5

Inspired by reading this site (👍) I started a calory deficit combined with strength training for some months and tracked my weight and body circumferences.

I see that I keep losing weight while my circumference plateaus.

Could it be that I lose muscle? Are there any indicators to tell if I lose muscle except expensive body fat percentage measurements?


As I have seen in other questions that lack of concrete background is often critized, so I try my best

This is a record of

  • my weight in kg (yellow curve),
  • the smallest possible circumference just below my thorax when I retract it as much as I can (W1 purple), and
  • the largest possible circumference when I push my belly out (W2 green).

Please ignore the big jump around 11.09. for weight due to recalibrating my scale.

enter image description here

In addition I was at 21% body fat at the beginning of the record (the less inaccurate of electronic measurements where you have to hold two handles).

Background:

I am 39 years, male, 173cm tall, working in IT, i.e. sitting all time.

My initial state (1 month before record starts) was:

lifestyle: quite unhealthy regarding nutrition and involved no sport (maybe except occasional bike commutes 2 times a 20min per week).

I didn't feel bad about or had any health issues though.

E.g. I had 5 junk food meals and 8 alcoholic drinks per week, drank sugary sodas daily, ate chips etc.

physique: weak and some belly and love handle fat (aka skinny fat)

At day X (1 month before record starts) I decided to to get rid of my belly fat and adapted the following changes quite consistently:

food:

  • no sugary sodas, no juice
  • eating almost zero processed or sugary foods, exceptions being (1) having a handful of quinoa for breakfast, and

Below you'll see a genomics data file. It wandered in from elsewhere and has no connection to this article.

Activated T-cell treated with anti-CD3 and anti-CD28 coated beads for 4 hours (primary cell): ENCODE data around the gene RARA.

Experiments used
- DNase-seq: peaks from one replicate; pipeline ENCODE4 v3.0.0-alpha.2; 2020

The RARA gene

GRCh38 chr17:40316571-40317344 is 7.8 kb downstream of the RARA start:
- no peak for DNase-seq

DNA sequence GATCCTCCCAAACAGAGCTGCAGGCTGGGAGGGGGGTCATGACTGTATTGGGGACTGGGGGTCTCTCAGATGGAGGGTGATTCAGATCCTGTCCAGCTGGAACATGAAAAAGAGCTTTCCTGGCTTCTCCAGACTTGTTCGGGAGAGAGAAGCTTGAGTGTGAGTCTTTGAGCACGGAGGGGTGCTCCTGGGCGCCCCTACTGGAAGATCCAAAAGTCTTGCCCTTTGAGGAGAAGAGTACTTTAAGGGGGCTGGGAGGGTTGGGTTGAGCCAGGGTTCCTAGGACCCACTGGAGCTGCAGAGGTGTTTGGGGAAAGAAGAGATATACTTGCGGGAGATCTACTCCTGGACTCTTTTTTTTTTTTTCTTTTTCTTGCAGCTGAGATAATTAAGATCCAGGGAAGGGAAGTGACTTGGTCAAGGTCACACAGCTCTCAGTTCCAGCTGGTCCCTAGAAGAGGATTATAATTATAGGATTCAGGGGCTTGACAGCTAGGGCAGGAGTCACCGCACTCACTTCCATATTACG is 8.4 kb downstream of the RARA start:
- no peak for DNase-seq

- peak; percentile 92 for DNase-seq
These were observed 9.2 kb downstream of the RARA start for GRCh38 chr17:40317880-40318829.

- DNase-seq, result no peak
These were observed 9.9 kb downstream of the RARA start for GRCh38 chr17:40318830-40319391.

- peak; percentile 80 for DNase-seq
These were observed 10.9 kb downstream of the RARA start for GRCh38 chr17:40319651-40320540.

• (2) using moderate amounts of processed, sugary spice sauces to add taste to roasted vegetabes
  • eating much more vegetables
  • eating very low carb including almost zero simple carbs, cut out bread, white rice, wheat pasta etc.
  • also my complex carb intake lower than my total carb intake was before. I only eat brown rice and pasta as minor addition to veggies less than once a day
  • eating much more protein in form of salmon, thuna, chicken, eggs and protein-rich vegetables
  • therefor shifted away from other darker meats
  • eating fats quite tolerantly but almost only in form of non processed plant oils (sesame, olive).
  • eating only until I'm full or even staing a bit hungry
  • max. 1 cheat meal per week, where these roles don't apply

sports:

  • started gym cycle training with machines (not real weights, but those which simulate weights)

I do 2 sessions a week, a session being 4 cycles of 6 exercises. every exercise is 1:00 active plus 0:30 rest. I do these with the heaviest loads I can handle with proper form and as slowly as possible, e.g. for butterflies I do 4 reps in the 1:30 window. the training really feels exhausting.

Also I have to say that I had a quite intense phase of bicycle cardio in the unrecorded phase between day X and record start. I'm not sure if that might be relevant for the question.


Any help and comments are strongly appreciated :)


Edit: While answer given below is perfectly fine, the concrete solution to my problem was something they couldn't tell, but I can now and add it here:

I later found that the fat went away from other regions not included in my waist measurements, especially my butt and legs. Did need some time to find this out as it is not visible in the mirror from a frontal perspective